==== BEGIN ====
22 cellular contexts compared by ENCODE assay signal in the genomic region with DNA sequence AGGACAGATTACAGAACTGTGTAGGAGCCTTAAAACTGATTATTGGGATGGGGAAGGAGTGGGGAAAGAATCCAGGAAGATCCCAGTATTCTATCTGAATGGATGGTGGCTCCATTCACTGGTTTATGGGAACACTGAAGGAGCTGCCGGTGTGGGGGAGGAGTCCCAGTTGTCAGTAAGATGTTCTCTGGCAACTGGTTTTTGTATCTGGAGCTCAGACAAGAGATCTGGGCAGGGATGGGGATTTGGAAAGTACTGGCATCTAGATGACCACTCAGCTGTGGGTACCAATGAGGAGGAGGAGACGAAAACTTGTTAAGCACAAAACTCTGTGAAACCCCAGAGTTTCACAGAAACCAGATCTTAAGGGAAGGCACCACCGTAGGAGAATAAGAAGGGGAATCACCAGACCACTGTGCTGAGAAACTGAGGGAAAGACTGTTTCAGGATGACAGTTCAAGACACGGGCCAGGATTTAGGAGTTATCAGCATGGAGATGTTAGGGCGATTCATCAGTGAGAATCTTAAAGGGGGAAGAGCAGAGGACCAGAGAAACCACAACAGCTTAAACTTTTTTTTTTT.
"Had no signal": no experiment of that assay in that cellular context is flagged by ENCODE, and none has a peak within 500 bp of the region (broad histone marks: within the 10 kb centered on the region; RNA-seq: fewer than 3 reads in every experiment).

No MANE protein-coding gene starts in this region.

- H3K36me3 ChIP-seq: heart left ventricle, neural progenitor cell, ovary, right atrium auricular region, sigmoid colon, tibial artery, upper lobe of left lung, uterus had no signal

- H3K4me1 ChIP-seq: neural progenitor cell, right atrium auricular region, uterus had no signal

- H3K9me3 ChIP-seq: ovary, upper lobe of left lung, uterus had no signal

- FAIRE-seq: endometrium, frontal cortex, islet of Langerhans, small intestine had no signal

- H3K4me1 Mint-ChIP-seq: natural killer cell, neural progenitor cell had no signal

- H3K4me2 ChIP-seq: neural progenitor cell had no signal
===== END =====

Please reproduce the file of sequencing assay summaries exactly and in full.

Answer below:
22 cellular contexts compared by ENCODE assay signal in the genomic region with DNA sequence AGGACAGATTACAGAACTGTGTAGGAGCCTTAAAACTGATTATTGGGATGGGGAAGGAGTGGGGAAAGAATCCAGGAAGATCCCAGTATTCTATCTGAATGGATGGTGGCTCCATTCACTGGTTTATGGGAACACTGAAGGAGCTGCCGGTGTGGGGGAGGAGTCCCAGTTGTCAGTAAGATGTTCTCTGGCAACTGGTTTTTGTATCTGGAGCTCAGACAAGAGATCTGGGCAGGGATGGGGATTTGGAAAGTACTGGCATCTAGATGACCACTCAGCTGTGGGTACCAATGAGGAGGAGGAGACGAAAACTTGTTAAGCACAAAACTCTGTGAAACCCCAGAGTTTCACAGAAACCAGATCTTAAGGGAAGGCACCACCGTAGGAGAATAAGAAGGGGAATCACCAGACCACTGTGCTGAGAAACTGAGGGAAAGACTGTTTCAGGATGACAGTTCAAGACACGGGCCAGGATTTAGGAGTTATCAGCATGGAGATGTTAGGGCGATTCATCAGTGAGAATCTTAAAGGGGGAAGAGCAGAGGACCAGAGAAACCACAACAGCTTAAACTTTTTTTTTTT.
"Had no signal": no experiment of that assay in that cellular context is flagged by ENCODE, and none has a peak within 500 bp of the region (broad histone marks: within the 10 kb centered on the region; RNA-seq: fewer than 3 reads in every experiment).

No MANE protein-coding gene starts in this region.

- H3K36me3 ChIP-seq: heart left ventricle, neural progenitor cell, ovary, right atrium auricular region, sigmoid colon, tibial artery, upper lobe of left lung, uterus had no signal

- H3K4me1 ChIP-seq: neural progenitor cell, right atrium auricular region, uterus had no signal

- H3K9me3 ChIP-seq: ovary, upper lobe of left lung, uterus had no signal

- FAIRE-seq: endometrium, frontal cortex, islet of Langerhans, small intestine had no signal

- H3K4me1 Mint-ChIP-seq: natural killer cell, neural progenitor cell had no signal

- H3K4me2 ChIP-seq: neural progenitor cell had no signal